Joëlle's Happiness

MRV First Prize Winner

Joëlle B. Le Blanc is not happy to have won the jury’s 1st prize in the Mountain, River and Village (Montagne, rivière et village) exhibition-competition. She’s ecstatic. The artist who divides her time between Mont-Saint-Hilaire, where she has been living for approximately twenty years, and Montreal, where she has her workshop, will probably still need a few days, maybe even a few weeks, to recover from her emotions.
“What touches me the most, is to have won a competition that was open toall mediums with an ink wordand, in addition, to have won it with a black andwhite work. For me, it is proof that I must always listen to my heart. In the past, I tried to seduce, I asked myself what people wanted. I strayed from mypossibilities” declared the creator of the famous Fusion ballerinas, the piece selected by the judges at the MRV. In an always very realistic style, Joëlle B. Le Blanc works with ink orwash-paint, but also with oil. She is also an engraver and masters the techniqueof high contrasts to perfection.

If dull and silly seduction is no longer part of her daily life, Joëlle B. Le Blanc does not shy away from recognition. Not at all. Contrary to other paintbrush professionals, her pleasure is certainly not limited only to the stage of creation. “Art is a form of communication, she states, otherwise it would be masturbation. What people appreciate in a work of art, is not the subject for the subject, but rather the poetry that the artist has put into it. Therefore, it’s when I realise that people understand my poetry that I’m happy. It’s as if they were holding out their hand to help me come out of my little bubble.”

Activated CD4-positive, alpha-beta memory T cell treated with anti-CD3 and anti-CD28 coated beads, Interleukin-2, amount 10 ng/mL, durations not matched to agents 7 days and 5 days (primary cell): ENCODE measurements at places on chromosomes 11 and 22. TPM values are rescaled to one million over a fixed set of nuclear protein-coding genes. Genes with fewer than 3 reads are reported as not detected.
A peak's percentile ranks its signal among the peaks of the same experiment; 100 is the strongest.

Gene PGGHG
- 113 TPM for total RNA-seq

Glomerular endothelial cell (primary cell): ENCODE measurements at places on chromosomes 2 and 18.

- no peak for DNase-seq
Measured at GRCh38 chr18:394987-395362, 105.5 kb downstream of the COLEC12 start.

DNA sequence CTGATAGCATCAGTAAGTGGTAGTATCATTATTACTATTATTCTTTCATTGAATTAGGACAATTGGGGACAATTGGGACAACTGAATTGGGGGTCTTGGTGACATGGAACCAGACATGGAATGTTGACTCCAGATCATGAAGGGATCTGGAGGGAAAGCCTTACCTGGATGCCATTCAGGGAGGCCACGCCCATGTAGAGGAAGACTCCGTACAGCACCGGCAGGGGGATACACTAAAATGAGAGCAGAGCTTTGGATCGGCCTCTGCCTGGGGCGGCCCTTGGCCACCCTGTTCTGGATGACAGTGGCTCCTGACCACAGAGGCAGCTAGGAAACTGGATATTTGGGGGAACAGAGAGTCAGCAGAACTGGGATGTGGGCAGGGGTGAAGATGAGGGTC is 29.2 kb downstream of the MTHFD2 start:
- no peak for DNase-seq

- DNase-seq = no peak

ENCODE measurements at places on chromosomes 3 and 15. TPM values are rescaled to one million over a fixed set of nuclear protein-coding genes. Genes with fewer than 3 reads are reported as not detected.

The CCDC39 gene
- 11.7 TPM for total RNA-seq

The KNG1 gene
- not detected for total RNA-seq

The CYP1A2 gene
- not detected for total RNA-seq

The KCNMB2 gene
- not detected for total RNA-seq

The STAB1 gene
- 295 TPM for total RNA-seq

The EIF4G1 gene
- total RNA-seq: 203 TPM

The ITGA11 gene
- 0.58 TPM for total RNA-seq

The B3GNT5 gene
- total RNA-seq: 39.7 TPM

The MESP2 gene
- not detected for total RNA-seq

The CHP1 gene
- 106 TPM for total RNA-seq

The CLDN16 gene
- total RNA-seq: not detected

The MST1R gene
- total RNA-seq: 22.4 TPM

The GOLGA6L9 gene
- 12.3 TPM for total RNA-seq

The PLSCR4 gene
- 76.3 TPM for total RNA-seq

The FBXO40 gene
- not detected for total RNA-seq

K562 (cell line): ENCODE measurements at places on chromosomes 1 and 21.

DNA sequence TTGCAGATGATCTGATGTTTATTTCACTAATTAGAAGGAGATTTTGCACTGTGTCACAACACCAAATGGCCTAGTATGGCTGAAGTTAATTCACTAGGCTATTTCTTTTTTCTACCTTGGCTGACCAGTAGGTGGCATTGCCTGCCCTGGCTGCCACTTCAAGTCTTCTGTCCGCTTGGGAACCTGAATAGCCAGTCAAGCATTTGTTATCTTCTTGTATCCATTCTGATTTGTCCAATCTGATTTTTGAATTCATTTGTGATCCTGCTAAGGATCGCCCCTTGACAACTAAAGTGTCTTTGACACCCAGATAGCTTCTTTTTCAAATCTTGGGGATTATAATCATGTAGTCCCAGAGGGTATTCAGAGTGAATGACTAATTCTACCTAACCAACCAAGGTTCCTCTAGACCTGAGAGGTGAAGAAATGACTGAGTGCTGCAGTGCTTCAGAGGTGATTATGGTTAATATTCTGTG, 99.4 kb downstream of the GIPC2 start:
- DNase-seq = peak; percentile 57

With her high heels, her high fashion clothes, her meticulously done hair and her impeccable manners, the artist looks more like an accomplished professional than a young painter. And it is not altogether untrue, as she manages her art like an entrepreneur, with precise objectives, a business plan, etc. Furthermore, before taking up painting and engraving on a full-time basis, she studied law at the University of Montreal two years ago. “I was always painting, engraving or drawing, but I never would have dared, until justrecently, come out of my closet. Now that I’ve done it, I can’t imagine myself working in any other field. By giving up the security and stability card, I made the most important decision of my life”, she explains.

“Today, every time I have the opportunity, I encourage people to make the most of their talent. For doors to open up foryou, you must do what you love most. You must not fade away, life is too beautiful,” she explains. What Joëlle B. Le Blanc does not say is that she would not have time to fade away anyway. Her agenda is full. Among other things, she will hold exhibitionsin Toronto, Ottawa, Montreal and in Mont-Saint-Hilaire at the Faubourg des arts. She will also re-edit Paul Morin’s engravings as a “Posthumous Tribute”. She is to illustrate a collection of Marc Labelle’s poems, attend a burin-engraving workshop with George Ball in Paris. And she plans oncontinuing to enjoy her most recent honours and carefully examine any new offers, which could consequently come her way.